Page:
It's our lousy resolving power at low light levels which is the hindrance. And no telescope can present an image having surface brightness higher than delivered by a smaller scope--and even the unaided eye. The bigger scope merely allows to magnify detail while preserving surface brightness.

#3 Jon Isaacs

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Posted 08 June 2013 - 07:50 PM

But my point of view is that a faint smudge of a galaxy that is literally a bluish smear does not qualify and even brighter little smudges (blue snowball) don't get me excited. I am interested in a list of objects with **magnificent** detail such as the whirlpool galaxy, the sombrero galaxy, many globular clusters, and of course the orion nebula--these sorts objects--that one can readily detect much structure and intricacy with a large size reflector (say 10" and up). I also like many open clusters because I think they are beautiful...

...
I'm pretty new to astronomy, so I don't have a great knowledge of the heavens, but if out of the 1000s of objects amateur astronomers look at there really aren't but a handful of m51-like objects, and most use big apertures to resolve super faint objects rather than look at the already interesting objects available at smaller apertures, I think I would feel okay with downsizing for comfort as I am only going to view that handful of objects I am interested in, and 25" is a lot of scope to mess with for that. Does this make sense?


Rob:

Such a list is short.. there are only so many showcase objects...

But objects like the Blue Snowball, the Eskimo Nebula, for me, I consider these to be relatively bright and with magnification can put on quite a show. At 100x, there is not so much to be seen but at 500x, really idling along for a 25 inch, the reveal their treasures. Of course, they also reveal their secrets in smaller scopes... a 25 inch scope is not needed for most objects I observe...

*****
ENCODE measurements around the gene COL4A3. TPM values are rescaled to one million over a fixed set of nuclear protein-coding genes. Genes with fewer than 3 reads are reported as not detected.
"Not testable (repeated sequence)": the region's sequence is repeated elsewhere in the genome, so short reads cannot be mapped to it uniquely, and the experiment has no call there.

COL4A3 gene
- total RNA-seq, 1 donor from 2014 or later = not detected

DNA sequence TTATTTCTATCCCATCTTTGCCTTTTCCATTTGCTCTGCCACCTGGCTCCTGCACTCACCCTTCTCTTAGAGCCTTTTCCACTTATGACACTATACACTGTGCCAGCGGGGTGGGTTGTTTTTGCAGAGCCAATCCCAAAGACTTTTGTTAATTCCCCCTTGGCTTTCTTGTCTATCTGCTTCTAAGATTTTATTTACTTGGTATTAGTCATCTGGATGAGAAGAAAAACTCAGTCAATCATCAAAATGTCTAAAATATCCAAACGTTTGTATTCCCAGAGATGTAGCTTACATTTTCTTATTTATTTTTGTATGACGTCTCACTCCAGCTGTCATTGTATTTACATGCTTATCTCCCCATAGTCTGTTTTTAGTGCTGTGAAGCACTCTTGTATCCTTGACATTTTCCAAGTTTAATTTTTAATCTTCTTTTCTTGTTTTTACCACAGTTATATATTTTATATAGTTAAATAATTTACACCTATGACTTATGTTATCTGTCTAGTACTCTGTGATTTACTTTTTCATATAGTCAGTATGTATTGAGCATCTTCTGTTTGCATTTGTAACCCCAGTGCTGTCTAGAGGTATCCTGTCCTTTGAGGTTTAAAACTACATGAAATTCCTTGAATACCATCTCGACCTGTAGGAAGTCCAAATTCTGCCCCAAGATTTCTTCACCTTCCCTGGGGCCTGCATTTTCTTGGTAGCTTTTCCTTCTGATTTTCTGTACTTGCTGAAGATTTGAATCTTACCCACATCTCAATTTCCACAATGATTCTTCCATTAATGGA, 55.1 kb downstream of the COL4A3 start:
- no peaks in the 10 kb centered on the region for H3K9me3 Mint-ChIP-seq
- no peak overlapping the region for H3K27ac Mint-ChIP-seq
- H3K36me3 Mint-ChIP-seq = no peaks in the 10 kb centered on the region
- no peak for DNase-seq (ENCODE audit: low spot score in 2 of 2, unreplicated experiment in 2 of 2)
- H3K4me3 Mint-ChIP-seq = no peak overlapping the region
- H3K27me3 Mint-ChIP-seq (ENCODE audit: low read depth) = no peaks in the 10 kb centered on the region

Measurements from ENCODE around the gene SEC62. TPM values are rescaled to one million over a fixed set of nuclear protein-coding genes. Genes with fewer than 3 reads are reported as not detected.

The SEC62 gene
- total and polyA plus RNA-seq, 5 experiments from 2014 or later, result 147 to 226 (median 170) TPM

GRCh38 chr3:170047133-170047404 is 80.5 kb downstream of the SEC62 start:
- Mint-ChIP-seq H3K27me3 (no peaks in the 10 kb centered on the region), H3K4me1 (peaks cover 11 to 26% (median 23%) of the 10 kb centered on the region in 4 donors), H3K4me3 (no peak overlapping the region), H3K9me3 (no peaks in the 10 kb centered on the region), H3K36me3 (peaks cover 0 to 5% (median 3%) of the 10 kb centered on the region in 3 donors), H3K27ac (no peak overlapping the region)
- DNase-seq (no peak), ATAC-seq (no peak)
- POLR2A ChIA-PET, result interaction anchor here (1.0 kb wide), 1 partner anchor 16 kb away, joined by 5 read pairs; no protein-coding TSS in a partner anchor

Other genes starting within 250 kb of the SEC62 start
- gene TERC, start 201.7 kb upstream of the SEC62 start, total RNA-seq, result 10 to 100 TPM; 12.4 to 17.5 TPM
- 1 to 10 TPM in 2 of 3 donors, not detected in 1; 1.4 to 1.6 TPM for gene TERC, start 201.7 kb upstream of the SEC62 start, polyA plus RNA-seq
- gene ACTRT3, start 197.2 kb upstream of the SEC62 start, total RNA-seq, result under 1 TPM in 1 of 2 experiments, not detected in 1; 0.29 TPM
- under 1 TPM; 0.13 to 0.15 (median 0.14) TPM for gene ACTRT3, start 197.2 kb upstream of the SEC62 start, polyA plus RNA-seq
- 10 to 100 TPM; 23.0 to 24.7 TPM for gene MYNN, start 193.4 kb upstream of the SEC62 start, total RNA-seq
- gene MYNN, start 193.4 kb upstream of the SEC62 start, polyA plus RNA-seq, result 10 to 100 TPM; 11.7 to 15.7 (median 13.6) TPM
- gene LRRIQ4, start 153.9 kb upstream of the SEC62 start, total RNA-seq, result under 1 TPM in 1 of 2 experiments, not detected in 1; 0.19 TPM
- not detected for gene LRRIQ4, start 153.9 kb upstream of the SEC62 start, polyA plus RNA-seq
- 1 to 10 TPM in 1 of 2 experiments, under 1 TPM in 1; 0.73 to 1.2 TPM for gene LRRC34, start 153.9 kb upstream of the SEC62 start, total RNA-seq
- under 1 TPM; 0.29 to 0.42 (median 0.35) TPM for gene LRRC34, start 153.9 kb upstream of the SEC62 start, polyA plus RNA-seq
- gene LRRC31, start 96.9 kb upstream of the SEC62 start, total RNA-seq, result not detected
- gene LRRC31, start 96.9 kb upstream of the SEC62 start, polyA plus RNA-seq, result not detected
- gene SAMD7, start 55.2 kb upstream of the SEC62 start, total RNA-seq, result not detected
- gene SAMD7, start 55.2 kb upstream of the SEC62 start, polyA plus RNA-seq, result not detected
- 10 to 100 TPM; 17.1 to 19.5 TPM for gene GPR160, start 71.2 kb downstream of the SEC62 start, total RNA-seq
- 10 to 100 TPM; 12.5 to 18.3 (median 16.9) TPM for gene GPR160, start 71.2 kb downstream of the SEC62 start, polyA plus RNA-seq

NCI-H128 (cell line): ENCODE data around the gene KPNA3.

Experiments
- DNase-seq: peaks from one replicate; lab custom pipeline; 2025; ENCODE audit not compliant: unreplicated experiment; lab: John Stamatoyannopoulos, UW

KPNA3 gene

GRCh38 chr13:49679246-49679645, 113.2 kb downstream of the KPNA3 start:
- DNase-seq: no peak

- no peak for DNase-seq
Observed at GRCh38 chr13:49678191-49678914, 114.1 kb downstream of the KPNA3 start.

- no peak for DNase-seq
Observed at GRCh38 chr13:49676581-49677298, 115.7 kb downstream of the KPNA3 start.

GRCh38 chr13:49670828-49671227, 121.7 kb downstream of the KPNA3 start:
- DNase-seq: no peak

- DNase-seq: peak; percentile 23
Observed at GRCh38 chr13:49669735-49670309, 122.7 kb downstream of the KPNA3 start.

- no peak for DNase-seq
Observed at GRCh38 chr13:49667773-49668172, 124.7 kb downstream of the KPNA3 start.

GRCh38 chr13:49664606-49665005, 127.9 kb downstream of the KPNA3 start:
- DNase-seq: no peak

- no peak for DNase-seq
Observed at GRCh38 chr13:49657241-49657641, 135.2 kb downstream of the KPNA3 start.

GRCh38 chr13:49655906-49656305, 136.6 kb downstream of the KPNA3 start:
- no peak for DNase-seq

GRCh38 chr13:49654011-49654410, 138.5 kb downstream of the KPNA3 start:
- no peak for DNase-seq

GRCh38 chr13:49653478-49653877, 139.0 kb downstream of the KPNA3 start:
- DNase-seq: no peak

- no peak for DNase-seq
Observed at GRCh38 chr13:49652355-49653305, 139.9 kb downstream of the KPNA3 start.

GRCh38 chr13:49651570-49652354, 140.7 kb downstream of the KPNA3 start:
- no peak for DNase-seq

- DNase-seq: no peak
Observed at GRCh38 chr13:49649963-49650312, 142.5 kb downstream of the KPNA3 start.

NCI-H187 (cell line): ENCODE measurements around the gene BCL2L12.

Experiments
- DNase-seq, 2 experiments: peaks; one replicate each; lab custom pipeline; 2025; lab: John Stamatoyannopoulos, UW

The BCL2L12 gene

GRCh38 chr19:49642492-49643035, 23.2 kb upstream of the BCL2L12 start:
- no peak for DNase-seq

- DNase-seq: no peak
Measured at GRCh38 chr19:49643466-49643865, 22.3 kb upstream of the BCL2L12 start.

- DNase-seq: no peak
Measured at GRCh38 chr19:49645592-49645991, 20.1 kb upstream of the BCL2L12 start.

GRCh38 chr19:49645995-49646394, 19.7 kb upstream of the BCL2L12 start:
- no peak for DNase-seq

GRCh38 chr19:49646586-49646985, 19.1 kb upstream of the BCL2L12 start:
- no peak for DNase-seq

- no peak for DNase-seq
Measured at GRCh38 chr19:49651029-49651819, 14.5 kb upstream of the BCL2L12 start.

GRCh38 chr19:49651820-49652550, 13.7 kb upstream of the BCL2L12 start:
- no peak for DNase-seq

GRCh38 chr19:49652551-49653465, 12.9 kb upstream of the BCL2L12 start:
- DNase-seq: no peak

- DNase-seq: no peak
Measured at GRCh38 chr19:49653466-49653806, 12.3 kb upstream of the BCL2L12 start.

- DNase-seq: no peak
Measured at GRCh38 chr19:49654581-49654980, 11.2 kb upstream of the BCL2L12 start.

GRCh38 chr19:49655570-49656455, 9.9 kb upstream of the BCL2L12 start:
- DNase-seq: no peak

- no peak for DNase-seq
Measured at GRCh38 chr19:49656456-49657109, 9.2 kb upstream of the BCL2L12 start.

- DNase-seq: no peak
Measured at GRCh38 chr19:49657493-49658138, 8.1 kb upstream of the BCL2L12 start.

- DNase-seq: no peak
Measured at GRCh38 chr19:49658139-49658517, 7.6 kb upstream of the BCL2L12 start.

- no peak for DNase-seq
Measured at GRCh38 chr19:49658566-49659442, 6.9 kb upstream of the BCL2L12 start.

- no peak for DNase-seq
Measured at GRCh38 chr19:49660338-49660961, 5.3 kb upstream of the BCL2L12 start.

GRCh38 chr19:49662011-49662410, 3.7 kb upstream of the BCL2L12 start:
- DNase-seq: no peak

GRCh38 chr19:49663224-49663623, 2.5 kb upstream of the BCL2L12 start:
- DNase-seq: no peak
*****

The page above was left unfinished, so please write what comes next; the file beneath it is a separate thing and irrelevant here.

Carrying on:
In my mind, downsizing makes a lot of sense. I have scopes ranging from 60mm to 25 inches, I enjoy them all. When you asked about upsizing to the 25 inch, I thought you would be wiser to spend more time learning and developing your skills before taking on a very large scope. Bigger scopes show more but what has made the the biggest difference for me is simply that over the years, even as my eyes have gotten worse, I have gotten better.. I see more now at 65 than I did at 45 because I have those years under my belt.

If I had one wish for you, it would be to slow down and just spend some time patiently enjoy the night sky with a telescope, any telescope, any size.. any quality.

There are nights when I do use my 25 inch, probably more nights when I use my 16 inch but there are also nights when I break out my Celestron Powerseeker 70 and just enjoy what it can show me...

Jon

#4 Jason D

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Posted 08 June 2013 - 07:54 PM

Rob, how does the view of M51 in your 25" Obsession compares to your 10" Orion reflector?
Jason

#5 nevy

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Posted 08 June 2013 - 07:57 PM

NGC 891 is a nice one when it gets in a nice viewing position, it's very nice in my 16" at a dark site.